The Medium Extended Air Defense System (MEADS) was being developed by the U.S., Italy and Germany as a replacement for the PATRIOT system made by Raytheon (RTN). Lockheed Martin (LMT) is the lead contractor for the MEADS system. The Administration and Congress have already agreed that newer versions of the PATRIOT will suffice and work on MEADS would end. The dispute is that Congress decided that there was no reason for funding in FY13 rather then completing that year of work.
Italy and Germany had wanted to continue the program having provided several hundred million dollars of funding over its life stretching back to the Nineties. Not only will there be fall out internationally from this decision it is estimated that paying out contract termination fees and close out costs would probably be close to the planned $400 million in funding.
The program had been in its test phase and had recently had some successes.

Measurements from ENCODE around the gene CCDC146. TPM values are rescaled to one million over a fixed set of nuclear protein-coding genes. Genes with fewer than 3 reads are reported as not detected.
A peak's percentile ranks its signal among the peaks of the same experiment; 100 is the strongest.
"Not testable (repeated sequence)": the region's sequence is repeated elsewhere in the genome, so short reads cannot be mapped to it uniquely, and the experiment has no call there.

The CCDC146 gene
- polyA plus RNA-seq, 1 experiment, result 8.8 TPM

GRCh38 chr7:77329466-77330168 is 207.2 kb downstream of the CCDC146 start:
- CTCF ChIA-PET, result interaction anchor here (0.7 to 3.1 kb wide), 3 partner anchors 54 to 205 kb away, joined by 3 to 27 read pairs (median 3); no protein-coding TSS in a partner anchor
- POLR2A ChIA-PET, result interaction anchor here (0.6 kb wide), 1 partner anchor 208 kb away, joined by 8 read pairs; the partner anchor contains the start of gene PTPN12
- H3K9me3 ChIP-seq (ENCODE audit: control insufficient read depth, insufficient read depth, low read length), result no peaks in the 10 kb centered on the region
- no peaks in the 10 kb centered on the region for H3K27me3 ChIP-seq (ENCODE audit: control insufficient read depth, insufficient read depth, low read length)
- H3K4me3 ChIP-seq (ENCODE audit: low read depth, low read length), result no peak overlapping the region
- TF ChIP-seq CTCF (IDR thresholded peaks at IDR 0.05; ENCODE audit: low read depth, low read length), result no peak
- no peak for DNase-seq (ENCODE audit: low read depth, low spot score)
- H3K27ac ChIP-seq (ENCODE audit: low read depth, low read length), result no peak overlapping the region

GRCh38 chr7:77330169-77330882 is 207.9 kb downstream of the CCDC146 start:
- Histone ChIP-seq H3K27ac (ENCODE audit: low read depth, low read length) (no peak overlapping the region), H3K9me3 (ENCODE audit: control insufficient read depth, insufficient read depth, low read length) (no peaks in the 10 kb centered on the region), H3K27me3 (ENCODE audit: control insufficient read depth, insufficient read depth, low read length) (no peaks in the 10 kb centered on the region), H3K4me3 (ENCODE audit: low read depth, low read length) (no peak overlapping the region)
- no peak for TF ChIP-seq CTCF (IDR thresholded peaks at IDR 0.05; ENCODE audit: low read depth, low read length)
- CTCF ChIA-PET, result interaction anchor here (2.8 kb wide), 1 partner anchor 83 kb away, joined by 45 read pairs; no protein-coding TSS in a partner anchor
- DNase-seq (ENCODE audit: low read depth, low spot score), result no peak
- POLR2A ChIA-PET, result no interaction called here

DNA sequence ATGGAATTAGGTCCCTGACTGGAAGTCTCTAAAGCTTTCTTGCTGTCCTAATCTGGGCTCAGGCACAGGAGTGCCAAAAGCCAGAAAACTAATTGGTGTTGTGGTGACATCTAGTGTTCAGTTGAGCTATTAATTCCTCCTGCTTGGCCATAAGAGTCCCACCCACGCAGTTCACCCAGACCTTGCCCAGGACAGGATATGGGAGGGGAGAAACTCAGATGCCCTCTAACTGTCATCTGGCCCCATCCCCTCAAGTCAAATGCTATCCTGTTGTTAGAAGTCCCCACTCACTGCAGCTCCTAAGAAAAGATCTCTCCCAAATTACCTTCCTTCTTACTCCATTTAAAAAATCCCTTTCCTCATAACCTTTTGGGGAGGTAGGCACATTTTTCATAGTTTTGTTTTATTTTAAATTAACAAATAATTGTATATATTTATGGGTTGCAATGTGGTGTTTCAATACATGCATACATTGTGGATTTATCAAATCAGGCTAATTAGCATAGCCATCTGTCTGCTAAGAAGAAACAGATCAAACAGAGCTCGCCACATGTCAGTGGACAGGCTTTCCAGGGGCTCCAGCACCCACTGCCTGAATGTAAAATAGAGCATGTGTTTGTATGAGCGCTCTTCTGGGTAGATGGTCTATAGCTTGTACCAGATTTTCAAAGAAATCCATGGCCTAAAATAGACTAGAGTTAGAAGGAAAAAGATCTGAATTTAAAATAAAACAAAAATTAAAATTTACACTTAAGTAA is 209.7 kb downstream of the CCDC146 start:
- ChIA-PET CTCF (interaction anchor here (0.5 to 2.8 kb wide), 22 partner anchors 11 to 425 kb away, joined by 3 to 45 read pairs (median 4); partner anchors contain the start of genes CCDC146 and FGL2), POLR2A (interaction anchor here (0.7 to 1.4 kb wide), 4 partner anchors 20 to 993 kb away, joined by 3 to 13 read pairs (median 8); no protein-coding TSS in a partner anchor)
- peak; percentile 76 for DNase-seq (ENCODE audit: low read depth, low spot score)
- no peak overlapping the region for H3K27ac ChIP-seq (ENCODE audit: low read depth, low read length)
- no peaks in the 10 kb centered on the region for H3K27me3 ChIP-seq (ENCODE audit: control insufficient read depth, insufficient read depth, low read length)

Unfortunately in the potential fiscal situation new programs that are yet to enter service are the ones that face the biggest cuts as it is possible to utilize some of the things developed but by avoiding production and deployment large amounts of funding are saved. While the Administration wanted that last year of funding it seems clear that Congress intends to not provide it in the FY13 bill.
LDRA Selects Logic Technology to Extend its Reach to European Certification-based Industries — Press Release
Filed under: Belgium, Business Line, Companies, Countries, Events, Germany, IT, logistics, Press Releases
Logic Technology applies 20 years of strong sales to embedded markets in Germany, Benelux, Austria and Switzerland
Wirral, UK. November 5, 2012. LDRA, the leading provider of automated software verification, source code analysis and test tools, today announced that it has appointed Logic Technology to extend LDRA’s reach into the German- and Dutch-speaking regions of Europe for safety-, mission- and security-critical markets. With nearly 20 years’ experience in embedded technology sales, Logic Technology brings engineering-savvy expertise to customer sales throughout Germany, Benelux, Austria and Switzerland.
With a joint focus on end-to-end solutions, LDRA and Logic Technology look forward to presenting LDRA’s extensive standards and certification expertise into markets such as industrial control, medical, avionics and automotive industries. In these markets, the early implementation of high-quality code processes dramatically reduces development time and cost, and delivers application code that is more reliable, maintainable and certifiable.